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about the lower mississippi river museum

The Lower Mississippi River Museum and Riverfront Interpretive Site (LMRM) was first authorized by Congress in the Water Resources Development Act (WRDA) of 1992, and amended in WRDA of 2000, in which the museum was further defined. Also in 1992, Vicksburg purchased the Motor Vessel Mississippi IV from the Corps of Engineers for one dollar, which was then given deeded back to the Corps in 2007. The vessel which was in Morgan City, LA, had to be relocated, by both land and water transportation, to its current location.

After years of negotiations, reauthorization, and appropriation by the U.S. Congress, MVK began to develop plans and specifications for the LMRM.  The overall project suffered many setbacks, including site slope failures, the Great Flood of 2011, cancellation of major project features, and even revocation of project funds for higher priority items.  These setbacks impacted the overall project cost and schedule, but by the Fall of 2011, the project overcame the issues and began to move toward project completion.

The LMRM has been created to provide an understanding of the risks and benefits for life surrounding the Mississippi River.  The LMRM showcases the Federal Government’s role in the Mississippi River’s past as well as the collaborative efforts from all stakeholders in maintaining a healthy river system.  The images and stories center on the Vicksburg Mississippi vicinity, the bluff city in the center of the Lower Mississippi River Valley.

The LMRM strives to fulfill its vision through the following activities:

 

  • To provide, under the auspices of the Federal Government, public programs including exhibitions, workshops, seminars, lectures, collections, and other related activities and events which enhance the role of the institution as a centre of education and enjoyment for the general public;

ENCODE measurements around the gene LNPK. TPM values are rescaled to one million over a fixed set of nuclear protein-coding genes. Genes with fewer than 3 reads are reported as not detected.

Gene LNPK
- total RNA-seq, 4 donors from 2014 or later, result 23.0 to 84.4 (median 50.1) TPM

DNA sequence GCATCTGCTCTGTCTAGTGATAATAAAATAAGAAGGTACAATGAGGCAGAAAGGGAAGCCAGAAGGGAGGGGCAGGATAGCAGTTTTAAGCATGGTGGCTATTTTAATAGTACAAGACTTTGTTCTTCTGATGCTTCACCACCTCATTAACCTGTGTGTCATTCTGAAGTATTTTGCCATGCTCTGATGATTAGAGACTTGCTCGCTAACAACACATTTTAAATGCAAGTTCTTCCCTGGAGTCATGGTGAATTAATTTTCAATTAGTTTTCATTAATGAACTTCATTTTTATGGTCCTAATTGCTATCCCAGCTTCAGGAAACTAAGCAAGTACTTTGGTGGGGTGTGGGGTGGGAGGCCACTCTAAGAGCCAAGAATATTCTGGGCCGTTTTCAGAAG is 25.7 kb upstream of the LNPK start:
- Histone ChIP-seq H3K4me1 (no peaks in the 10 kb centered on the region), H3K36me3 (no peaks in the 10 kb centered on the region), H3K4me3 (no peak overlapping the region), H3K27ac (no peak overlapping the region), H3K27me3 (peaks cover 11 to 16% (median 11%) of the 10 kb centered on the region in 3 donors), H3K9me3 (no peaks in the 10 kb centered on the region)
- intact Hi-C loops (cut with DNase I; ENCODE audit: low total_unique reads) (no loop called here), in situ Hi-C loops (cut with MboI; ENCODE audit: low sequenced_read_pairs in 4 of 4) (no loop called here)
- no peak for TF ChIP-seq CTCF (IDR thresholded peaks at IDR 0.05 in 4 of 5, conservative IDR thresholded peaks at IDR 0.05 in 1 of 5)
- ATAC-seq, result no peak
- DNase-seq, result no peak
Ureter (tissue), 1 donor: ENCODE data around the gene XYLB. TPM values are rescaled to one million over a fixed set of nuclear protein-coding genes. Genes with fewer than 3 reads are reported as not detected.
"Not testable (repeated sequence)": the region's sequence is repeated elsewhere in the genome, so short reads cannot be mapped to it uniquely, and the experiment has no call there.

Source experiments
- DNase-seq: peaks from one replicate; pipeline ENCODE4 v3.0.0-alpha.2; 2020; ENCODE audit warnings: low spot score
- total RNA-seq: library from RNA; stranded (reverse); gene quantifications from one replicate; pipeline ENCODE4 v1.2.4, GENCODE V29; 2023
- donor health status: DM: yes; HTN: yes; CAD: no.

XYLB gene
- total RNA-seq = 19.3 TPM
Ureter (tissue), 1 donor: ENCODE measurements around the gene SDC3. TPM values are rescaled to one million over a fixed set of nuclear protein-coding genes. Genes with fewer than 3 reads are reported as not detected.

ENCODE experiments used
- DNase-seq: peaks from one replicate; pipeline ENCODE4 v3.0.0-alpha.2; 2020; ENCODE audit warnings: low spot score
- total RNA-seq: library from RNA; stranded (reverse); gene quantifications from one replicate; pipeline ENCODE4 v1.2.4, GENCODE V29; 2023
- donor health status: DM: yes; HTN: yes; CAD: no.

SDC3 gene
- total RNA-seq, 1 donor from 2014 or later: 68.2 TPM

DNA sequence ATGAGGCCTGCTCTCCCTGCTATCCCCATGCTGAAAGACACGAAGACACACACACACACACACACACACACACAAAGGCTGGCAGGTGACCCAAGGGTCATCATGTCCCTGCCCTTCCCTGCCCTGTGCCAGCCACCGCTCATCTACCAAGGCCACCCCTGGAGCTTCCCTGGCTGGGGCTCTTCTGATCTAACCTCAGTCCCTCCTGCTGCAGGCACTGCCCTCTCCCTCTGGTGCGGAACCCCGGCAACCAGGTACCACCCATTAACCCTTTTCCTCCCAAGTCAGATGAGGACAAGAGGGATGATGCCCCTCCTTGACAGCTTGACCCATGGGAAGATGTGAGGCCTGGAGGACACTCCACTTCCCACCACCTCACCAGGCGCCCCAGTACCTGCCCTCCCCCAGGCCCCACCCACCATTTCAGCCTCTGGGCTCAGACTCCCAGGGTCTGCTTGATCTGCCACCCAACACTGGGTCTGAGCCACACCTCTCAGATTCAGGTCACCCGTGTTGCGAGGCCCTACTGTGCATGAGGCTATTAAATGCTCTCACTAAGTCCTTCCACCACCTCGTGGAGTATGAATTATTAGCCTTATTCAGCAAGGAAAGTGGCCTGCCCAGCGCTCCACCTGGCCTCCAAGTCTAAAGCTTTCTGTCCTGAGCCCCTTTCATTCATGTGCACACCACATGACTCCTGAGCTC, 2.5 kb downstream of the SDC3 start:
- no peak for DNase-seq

•  To research, record, and preserve the art and history of Vicksburg and the surrounding region;

  •  To promote the public’s interest in and appreciation of the Corps of Engineers work along with the efforts of other Federal and state groups.

  •  To distribute publications and literature of all kinds relating to the objects and activities of the museum.

So visit us and explore life on the Mississippi River! Find out how different communities, farming families, and the US Army Corps of Engineers have all utilized the river.  Choose your own adventure on the river with the Mississippi Trail Interactive.  Hear what the 1927 flood was like for a family that lived through it.  See some of the river's fish up close in our 1,515 gallon aquarium.  The Lower Mississippi River Museum provides a unique and interactive way to learn about the history, people, and events that have been a part of the Mighty Mississippi.